While some labs observe and transfer embryos on day 3, many labs wait until day 5. At this point, the embryo should enter the blastocyst stage of development. If an embryo is still developing on day 5 but requires more time to develop further, it can be cultured for another day or two (depending on your lab’s protocol). If an embryo has not developed by this point, it’s considered arrested or non-viable. 

On average, only around 30-50% of embryos that were developing on day 3 will continue developing into usable blastocysts by the end of the IVF cycle. These embryos can be transferred into the uterus, biopsied for PGT, and/or frozen (cryopreserved).

There are many reasons why embryos do not develop properly, including:

  • Genetic abnormalities within the egg, sperm, and/or embryo
  • Egg and/or sperm quality issues
  • Intrinsic issues inside of the embryo, such as impaired mitochondrial function
  • Suboptimal culture conditions (in the lab)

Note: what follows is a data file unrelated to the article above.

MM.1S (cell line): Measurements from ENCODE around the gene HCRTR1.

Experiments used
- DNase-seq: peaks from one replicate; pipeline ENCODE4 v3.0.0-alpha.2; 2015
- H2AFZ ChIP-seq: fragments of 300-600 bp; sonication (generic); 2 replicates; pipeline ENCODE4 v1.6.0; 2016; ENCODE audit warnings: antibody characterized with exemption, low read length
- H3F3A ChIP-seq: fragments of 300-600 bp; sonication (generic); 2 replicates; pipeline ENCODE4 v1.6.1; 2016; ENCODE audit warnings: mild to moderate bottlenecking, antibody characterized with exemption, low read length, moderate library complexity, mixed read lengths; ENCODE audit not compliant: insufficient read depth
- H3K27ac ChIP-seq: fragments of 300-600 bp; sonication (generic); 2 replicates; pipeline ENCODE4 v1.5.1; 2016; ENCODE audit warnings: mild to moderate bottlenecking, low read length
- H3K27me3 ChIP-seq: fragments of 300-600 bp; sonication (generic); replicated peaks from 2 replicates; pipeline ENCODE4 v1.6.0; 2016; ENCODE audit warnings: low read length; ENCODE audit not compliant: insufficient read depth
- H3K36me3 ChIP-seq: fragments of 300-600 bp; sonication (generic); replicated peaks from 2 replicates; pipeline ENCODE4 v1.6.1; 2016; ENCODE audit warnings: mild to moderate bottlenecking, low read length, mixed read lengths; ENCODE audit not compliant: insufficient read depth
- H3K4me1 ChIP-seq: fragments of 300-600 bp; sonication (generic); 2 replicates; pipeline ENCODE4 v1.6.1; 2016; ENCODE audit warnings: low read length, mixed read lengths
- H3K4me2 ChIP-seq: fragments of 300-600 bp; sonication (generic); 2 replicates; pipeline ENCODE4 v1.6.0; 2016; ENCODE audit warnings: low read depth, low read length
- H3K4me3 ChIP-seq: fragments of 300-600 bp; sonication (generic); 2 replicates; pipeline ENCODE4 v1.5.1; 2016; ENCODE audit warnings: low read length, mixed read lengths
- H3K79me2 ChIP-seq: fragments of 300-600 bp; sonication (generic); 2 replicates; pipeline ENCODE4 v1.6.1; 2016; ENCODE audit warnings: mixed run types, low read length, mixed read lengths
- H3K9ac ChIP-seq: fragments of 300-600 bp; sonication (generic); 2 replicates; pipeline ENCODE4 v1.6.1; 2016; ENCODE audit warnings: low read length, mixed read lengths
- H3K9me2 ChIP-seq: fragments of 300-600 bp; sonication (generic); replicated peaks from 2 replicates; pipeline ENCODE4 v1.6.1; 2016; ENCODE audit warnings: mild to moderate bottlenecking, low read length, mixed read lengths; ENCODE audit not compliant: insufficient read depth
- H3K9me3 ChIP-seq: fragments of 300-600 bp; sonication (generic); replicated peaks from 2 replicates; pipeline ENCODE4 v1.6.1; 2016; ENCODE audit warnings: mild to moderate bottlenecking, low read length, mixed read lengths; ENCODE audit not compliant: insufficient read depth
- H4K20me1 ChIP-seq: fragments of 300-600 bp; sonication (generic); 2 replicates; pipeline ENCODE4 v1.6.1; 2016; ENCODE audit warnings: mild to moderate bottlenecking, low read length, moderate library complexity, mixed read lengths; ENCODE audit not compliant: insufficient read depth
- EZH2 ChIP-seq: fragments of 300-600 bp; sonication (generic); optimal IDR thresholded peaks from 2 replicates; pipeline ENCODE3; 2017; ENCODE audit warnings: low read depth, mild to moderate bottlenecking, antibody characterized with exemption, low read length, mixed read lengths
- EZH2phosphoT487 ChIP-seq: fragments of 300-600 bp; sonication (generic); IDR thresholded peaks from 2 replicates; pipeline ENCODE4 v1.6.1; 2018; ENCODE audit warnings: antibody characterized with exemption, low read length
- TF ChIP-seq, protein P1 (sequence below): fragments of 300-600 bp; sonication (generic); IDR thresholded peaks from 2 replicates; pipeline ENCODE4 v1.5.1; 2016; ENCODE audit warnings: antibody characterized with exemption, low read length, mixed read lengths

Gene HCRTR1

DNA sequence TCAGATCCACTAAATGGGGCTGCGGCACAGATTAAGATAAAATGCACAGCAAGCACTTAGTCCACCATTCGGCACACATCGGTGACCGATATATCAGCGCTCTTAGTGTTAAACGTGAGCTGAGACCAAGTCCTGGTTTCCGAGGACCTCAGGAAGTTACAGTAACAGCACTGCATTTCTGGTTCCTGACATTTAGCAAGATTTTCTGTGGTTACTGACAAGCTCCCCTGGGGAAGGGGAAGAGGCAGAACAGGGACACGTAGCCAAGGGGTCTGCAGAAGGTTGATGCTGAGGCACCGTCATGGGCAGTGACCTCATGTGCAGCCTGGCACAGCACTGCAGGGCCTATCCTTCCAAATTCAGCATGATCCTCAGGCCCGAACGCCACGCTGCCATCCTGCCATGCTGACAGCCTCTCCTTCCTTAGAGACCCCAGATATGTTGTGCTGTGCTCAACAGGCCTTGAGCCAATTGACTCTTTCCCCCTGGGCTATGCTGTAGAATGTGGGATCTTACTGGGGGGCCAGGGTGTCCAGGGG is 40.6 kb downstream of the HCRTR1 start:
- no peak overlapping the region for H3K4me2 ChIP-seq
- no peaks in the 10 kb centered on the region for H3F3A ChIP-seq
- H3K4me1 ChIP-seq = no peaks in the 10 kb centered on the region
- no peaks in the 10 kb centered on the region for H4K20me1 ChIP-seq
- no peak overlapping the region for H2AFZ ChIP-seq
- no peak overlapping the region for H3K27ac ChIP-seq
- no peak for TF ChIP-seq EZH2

Stage 4: Preimplantation Genetic Testing for Aneuploidy (PGT-A) (⬇ 45-90%)

Embryos that reach the proper stages of development and have normal appearances can be biopsied for PGT. The most common type of PGT is PGT-A, which determines the percentage of an embryo’s cells that have the right number of chromosomes (the right amount of DNA).

Typical PGT-A results are as follows:

  • Aneuploid are embryos that have a high percentage of cells with the wrong amount of DNA 
  • Euploid are embryos with a high percentage of cells with the right amount of DNA
  • Mosaic embryos consist of a combination of cells with the correct and incorrect amount of DNA